Popular Science Monthly/Volume 2/November 1872/The Practical Man as an Obstructive
|←Epidemic Delusions||Popular Science Monthly Volume 2 November 1872 (1872)
The Practical Man as an Obstructive
By Frederick Joseph Bramwell
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IN prosperous times those engaged in manufactures are too busy earning and saving money to attend to a reorganization of their plant; in had times they are too dispirited and too little inclined to spend the money, that in better times they have saved, in replacing old and wasteful appliances by new and economical ones, and one feels that there is a very considerable amount of seeming justification for their conduct in both instances, and that it requires a really comprehensive and large intelligence and a belief in the future, possessed by only a few out of the bulk of mankind, to cause the manufacturer to pursue that which would be the true policy, as well for his own interests as for those of the community. But there is a further and a perpetual bugbear in the way of such improvements, and that bugbear is the so-called "practical man," and he was in my mind when, in previous parts of this address, I have hinted at the existence of an obstacle to the adoption of improvement.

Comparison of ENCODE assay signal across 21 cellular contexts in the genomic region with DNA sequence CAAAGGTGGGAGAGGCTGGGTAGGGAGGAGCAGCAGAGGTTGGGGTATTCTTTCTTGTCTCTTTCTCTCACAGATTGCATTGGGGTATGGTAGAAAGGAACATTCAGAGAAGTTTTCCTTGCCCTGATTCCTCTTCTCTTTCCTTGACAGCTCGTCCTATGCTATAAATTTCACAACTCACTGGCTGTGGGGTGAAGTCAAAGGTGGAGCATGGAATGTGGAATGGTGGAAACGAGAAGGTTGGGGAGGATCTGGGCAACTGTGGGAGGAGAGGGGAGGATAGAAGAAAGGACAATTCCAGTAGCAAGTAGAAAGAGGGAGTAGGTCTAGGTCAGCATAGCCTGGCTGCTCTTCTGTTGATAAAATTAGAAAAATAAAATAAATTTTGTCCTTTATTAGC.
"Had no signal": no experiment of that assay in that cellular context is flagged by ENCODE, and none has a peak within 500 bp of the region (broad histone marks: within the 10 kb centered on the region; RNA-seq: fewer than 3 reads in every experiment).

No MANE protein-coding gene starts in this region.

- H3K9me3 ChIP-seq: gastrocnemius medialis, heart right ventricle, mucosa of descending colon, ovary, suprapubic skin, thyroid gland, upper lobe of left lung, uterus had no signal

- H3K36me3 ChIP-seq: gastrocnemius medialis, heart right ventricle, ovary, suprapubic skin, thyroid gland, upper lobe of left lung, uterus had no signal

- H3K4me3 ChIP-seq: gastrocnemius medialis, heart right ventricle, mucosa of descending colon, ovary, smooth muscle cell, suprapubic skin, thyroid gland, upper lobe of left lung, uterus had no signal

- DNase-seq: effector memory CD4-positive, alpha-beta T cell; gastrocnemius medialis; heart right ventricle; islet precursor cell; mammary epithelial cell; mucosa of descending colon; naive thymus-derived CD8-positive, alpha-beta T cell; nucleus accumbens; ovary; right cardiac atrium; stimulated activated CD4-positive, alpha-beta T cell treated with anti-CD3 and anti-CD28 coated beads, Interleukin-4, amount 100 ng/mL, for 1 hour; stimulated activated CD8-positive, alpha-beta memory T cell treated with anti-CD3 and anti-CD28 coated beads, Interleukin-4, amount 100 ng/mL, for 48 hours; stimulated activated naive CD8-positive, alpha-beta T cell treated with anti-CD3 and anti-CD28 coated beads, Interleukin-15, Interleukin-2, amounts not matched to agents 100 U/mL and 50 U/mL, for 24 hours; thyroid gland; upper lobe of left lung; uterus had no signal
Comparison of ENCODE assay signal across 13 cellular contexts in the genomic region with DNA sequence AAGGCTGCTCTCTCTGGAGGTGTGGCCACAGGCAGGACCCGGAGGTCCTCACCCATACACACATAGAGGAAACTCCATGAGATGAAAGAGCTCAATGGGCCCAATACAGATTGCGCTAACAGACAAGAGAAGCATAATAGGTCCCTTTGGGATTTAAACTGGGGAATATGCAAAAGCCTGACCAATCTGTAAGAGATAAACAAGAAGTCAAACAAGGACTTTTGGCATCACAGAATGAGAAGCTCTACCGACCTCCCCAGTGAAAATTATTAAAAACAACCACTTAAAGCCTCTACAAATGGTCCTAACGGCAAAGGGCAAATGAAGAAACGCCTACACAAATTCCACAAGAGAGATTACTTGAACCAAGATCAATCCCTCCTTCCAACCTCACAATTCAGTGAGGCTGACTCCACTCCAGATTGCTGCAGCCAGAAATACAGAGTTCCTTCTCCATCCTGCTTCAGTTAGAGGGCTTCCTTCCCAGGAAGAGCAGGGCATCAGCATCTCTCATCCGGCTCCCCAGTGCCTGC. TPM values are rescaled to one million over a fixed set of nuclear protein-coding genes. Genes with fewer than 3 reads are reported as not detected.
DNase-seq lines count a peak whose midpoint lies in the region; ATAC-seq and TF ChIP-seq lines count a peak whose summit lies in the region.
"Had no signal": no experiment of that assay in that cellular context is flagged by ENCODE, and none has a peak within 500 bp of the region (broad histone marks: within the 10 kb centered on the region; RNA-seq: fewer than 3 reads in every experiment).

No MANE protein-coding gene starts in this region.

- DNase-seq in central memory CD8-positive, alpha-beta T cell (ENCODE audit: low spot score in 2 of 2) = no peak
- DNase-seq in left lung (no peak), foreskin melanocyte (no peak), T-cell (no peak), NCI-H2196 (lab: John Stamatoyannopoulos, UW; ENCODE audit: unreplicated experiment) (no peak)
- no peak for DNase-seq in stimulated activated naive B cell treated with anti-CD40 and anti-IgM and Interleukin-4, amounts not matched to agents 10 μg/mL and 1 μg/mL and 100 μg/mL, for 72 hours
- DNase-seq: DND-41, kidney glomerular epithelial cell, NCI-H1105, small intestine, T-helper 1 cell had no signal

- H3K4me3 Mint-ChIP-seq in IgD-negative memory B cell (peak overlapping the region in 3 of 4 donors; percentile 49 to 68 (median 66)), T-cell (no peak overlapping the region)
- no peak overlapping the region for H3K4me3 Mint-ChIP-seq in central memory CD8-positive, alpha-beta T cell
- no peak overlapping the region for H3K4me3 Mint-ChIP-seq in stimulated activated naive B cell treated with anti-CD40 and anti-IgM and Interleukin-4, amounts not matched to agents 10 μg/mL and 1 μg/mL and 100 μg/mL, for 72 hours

I do not wish the section for one moment to suppose that I, brought up as an apprentice in a workshop, and who all my life have practised my profession, intend to say one word against the truly practical man. On the contrary, he is the man of all others that I admire, and by whom I would wish persons to be guided, because the truly practical man is one who knows the reason of that which he practises, who can give an account of the faith that is in him, and who, while he possesses the readiness of mind and the dexterity which arise from long-continued and daily intercourse with the subject of his profession, possesses also that necessary amount of theoretical and scientific knowledge which would justify him in pursuing any process he adopts, which in many cases enable him to devise new processes, or which, at all events, if he be not of an inventive quality of mind, will enable him to appreciate and value the new processes devised by others. This is the truly practical man, about whom I have nothing to say except that which is most laudatory. But the practical man as commonly understood means a man who knows the practice of his trade, and knows nothing else concerning it; the man whose wisdom consists in standing by, seeing but not investigating the new discoveries which are taking place around him; in decrying those discoveries; in applying to those who invent improvements, even the very greatest, the epithet of "schemes;" and then, when he finds that beyond all dispute some new matter is good and has come into general practice, taking to it grumblingly, but still taking to it, because if he do not he could not compete with his co-manufacturers, the aim and object of such a man being to insure that he should never make a mistake by embarking his capital or his time in that which has not been proved by men of large hearts and large intelligence. It is such a practical man as this who delays all improvement. For years he delayed the development in England of the utilization of the waste gases of blast-furnaces, and he has done it so successfully that, as I have already had occasion to remark, this utilization is by no means universal in this kingdom. It was such men as these who kept back surface condensation for twenty years. It is such a man as this who, when semaphores were invented, would have said, "Don't suggest such a mode to me of transmitting messages; I am a practical man, sir, and I believe that the way to transmit a message is to write it on paper, deliver it to a messenger, and put him on horseback." In the next generation his successor would be a believer in semaphores, and when the electrical telegraphist came to him and said, "Do you know that I can transmit movement by invisible electrical power through a wire, however long, and it seems to me that if one were to make a code out of this movement I could speak to you at Portsmouth at one end of the wire while I was in London at the other," what would have been the answer of the practical man? "Sir, I don't believe in transmitting messages by an invisible agency; I am a practical man, and I believe in semaphores, which I can see working." In like manner when the Siemens' regenerative gas-furnace was introduced, what said the practical man? "Turn your coals into gas and burn the gas, and then talk of regeneration! I don't know what you mean by regeneration, except in a spiritual sense. I am a practical man, and if I want heat out of coals I put coals on to a fire and burn them;" and for fifteen years the practical man has been the bar to this most enormous improvement in metallurgical operations. The practical man is beginning slowly to yield with respect to these furnaces, because he finds, as I have already said, that men of greater intelligence have now in sufficiently large numbers adopted the invention to make a formidable competition with persons who stolidly refuse to be improved. The same practical man for years stood in the way of the development of Bessemer steel. Now he has been compelled to become a convert.